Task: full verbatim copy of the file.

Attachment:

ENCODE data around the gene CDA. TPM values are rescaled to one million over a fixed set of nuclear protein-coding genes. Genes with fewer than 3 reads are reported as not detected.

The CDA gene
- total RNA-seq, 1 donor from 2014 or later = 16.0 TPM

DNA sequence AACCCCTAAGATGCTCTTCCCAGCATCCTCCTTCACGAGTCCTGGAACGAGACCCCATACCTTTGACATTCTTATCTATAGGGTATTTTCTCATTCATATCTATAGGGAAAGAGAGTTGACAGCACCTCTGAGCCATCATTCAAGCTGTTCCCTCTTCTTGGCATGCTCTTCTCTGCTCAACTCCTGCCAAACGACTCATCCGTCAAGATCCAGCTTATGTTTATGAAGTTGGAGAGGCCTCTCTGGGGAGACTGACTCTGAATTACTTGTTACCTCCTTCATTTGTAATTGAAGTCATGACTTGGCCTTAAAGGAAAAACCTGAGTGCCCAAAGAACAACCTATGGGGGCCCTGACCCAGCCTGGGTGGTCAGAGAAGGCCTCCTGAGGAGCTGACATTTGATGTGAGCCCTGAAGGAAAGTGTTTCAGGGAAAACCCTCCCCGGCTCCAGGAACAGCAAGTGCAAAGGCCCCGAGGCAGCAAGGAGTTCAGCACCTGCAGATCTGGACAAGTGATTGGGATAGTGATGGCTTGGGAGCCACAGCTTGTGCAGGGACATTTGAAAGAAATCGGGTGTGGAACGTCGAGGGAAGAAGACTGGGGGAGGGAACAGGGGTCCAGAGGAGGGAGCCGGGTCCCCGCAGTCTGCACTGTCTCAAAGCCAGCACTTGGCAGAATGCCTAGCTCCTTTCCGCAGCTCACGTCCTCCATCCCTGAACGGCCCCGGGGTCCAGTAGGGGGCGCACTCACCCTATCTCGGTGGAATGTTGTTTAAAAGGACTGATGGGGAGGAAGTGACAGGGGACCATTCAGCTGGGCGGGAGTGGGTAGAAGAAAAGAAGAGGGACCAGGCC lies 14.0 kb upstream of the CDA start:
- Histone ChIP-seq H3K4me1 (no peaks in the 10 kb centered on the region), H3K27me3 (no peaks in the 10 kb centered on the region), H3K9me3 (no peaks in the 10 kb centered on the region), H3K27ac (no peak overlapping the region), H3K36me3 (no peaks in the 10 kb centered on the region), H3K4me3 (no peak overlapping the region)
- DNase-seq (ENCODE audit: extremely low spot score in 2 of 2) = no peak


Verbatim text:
ENCODE data around the gene CDA. TPM values are rescaled to one million over a fixed set of nuclear protein-coding genes. Genes with fewer than 3 reads are reported as not detected.

The CDA gene
- total RNA-seq, 1 donor from 2014 or later = 16.0 TPM

DNA sequence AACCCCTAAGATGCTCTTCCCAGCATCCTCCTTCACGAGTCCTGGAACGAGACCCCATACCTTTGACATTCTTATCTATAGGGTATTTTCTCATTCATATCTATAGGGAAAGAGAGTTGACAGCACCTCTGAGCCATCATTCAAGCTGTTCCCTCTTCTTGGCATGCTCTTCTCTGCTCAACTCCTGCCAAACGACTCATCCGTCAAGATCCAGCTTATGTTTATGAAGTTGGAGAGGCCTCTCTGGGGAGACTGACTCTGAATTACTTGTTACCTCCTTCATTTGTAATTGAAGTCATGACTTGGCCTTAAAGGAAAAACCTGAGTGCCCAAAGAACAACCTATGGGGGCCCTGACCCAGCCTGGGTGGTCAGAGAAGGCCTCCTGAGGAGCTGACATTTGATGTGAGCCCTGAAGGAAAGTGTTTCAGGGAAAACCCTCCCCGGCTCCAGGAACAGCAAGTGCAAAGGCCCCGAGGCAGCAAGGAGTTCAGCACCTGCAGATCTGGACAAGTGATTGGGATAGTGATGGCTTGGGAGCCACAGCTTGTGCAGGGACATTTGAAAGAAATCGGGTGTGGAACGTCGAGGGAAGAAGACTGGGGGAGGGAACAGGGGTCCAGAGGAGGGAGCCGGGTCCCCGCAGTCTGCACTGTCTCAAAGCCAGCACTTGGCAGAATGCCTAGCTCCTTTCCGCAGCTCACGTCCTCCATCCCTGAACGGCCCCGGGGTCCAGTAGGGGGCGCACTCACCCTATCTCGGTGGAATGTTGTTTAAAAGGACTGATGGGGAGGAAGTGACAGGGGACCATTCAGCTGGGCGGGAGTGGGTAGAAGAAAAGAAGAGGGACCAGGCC lies 14.0 kb upstream of the CDA start:
- Histone ChIP-seq H3K4me1 (no peaks in the 10 kb centered on the region), H3K27me3 (no peaks in the 10 kb centered on the region), H3K9me3 (no peaks in the 10 kb centered on the region), H3K27ac (no peak overlapping the region), H3K36me3 (no peaks in the 10 kb centered on the region), H3K4me3 (no peak overlapping the region)
- DNase-seq (ENCODE audit: extremely low spot score in 2 of 2) = no peak